The first face-to-face Europlanet Society Northern Europe Hub meeting took place on the 21st of September, 2022, during the Europlanet Science Congress in Granada.

Now, with the new Chair Harri Haukka (Finland) and Vice Chair Grazina Tautvaisiene (Lithuania) as well as with advises of the former Chair Jonathan P. Merrison (Denmark), the hub is organising an amateur training workshop in Spring of 2023 and other activities. New members are welcome to join the Europlanet Society and its Northern Europe Hub !

A Journey to the Planets: Bimbim’s Team episodes online!

Take a trip to the planets with Bimbim and his team

The first three episodes of “A Journey to the Planets” series, the winning proposal of the 2022 round of the Europlanet Funding scheme for public engagement, have been released.

Mainly addressed to school students between the ages of 2 and 8 years old, it als supports teachers and educators with three stories about the planets: a general overview of all the Solar System planets, the Earth and Mars.

Bimbim at the beginning of its Journey – from episode 1

Get ready to start the journey for discovering the Solar System with Bimbim (a cute little dog who really asks a lot of interesting questions) and all his friends. The pilot episode (here in English) has been translated in French and Portuguese and it comes with great illustrations and a funny story behind the scientific content.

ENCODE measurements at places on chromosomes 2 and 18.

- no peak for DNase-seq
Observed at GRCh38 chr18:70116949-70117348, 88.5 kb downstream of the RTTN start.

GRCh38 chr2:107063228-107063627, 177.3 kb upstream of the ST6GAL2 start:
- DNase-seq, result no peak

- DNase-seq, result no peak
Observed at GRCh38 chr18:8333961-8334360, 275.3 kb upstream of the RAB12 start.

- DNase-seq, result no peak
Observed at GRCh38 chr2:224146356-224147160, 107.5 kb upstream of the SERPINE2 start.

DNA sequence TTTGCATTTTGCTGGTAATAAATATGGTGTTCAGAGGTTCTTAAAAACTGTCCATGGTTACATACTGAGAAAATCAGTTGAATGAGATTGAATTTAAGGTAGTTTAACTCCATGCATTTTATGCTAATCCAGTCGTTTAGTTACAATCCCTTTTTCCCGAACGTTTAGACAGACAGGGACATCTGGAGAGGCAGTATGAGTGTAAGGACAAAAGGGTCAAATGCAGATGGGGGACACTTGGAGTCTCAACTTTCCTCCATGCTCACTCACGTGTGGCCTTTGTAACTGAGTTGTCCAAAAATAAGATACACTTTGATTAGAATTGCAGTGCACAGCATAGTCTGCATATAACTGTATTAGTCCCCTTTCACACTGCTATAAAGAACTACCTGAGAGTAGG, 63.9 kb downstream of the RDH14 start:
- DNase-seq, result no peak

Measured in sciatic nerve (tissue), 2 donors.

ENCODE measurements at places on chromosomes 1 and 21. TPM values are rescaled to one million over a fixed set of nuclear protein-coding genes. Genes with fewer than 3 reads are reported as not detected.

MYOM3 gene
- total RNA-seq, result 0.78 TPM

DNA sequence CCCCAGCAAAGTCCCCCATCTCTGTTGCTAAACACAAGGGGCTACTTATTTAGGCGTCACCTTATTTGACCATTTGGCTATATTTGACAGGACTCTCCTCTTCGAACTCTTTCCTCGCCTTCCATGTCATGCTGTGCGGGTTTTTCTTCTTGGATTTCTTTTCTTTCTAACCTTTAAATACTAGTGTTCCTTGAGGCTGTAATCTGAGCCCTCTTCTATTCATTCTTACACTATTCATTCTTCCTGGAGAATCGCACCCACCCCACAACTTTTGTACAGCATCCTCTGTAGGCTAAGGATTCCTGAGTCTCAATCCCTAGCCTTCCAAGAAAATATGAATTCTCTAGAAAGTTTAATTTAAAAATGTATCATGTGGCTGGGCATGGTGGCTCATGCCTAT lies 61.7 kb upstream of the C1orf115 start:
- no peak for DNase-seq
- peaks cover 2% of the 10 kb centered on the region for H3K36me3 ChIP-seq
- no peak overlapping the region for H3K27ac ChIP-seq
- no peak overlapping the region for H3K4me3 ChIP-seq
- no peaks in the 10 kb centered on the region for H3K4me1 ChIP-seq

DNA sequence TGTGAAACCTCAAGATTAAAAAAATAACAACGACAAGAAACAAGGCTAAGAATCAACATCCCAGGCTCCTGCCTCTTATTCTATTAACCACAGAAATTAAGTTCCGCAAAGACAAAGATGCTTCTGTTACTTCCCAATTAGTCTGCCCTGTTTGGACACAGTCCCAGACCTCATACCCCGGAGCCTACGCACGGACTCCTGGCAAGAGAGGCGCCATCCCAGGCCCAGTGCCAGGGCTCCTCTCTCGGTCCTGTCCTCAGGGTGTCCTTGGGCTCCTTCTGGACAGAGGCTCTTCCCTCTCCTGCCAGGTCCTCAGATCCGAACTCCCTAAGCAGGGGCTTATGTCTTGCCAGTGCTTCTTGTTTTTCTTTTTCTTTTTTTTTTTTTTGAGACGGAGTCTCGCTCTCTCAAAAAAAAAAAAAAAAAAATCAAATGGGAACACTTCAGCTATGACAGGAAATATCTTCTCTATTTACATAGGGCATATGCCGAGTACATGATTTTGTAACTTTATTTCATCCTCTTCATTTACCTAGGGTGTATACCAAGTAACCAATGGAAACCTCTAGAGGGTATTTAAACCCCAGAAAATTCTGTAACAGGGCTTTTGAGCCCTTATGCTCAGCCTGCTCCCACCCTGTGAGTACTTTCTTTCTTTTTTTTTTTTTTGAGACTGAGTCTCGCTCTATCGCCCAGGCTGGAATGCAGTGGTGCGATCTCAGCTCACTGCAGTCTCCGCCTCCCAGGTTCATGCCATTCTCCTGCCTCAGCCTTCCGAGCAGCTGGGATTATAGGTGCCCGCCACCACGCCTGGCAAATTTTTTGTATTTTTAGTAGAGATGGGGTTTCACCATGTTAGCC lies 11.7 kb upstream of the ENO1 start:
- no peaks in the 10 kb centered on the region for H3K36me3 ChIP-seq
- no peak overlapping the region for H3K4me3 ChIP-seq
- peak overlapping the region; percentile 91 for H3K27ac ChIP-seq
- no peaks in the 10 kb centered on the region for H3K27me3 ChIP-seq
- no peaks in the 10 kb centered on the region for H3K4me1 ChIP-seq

We don’t want to reveal too much so… enjoy watching and see you at the next stop!

Find out more about the ideas and the creators of Bimbim’s Team in this interview with project lead, Katia Pinheiro. The project was also presented at EGU2023 in Vienna:

JUICE’s Adventure Begins

JUICE’s Adventure Begins

Congratulations to the European Space Agency (ESA), Arianespace and everyone involved in the successful launch of the Jupiter Icy Moons Explorer (JUICE) mission.

JUICE set off today from Europe’s Spaceport in Kourou on an 8-year journey to reach Jupiter system that includes flybys of Earth and Venus to pick up speed in ‘slingshot’ manoeuvres. On arrival, it will perform 35 flybys of three of Jupiter’s icy moons, Callisto, Europa and Ganymede, before going into orbit around Ganymede.

Find out more about Ganymede, Europa and other icy moons in our Solar System in Europlanet’s new collection of educational resources.

Banner image credit: ESA/M. Pédoussaut and ESA/CNES/Arianespace/Optique Vidéo du CSG/JM Guillon

Announcing the Icy Moons Collection of Educational Resources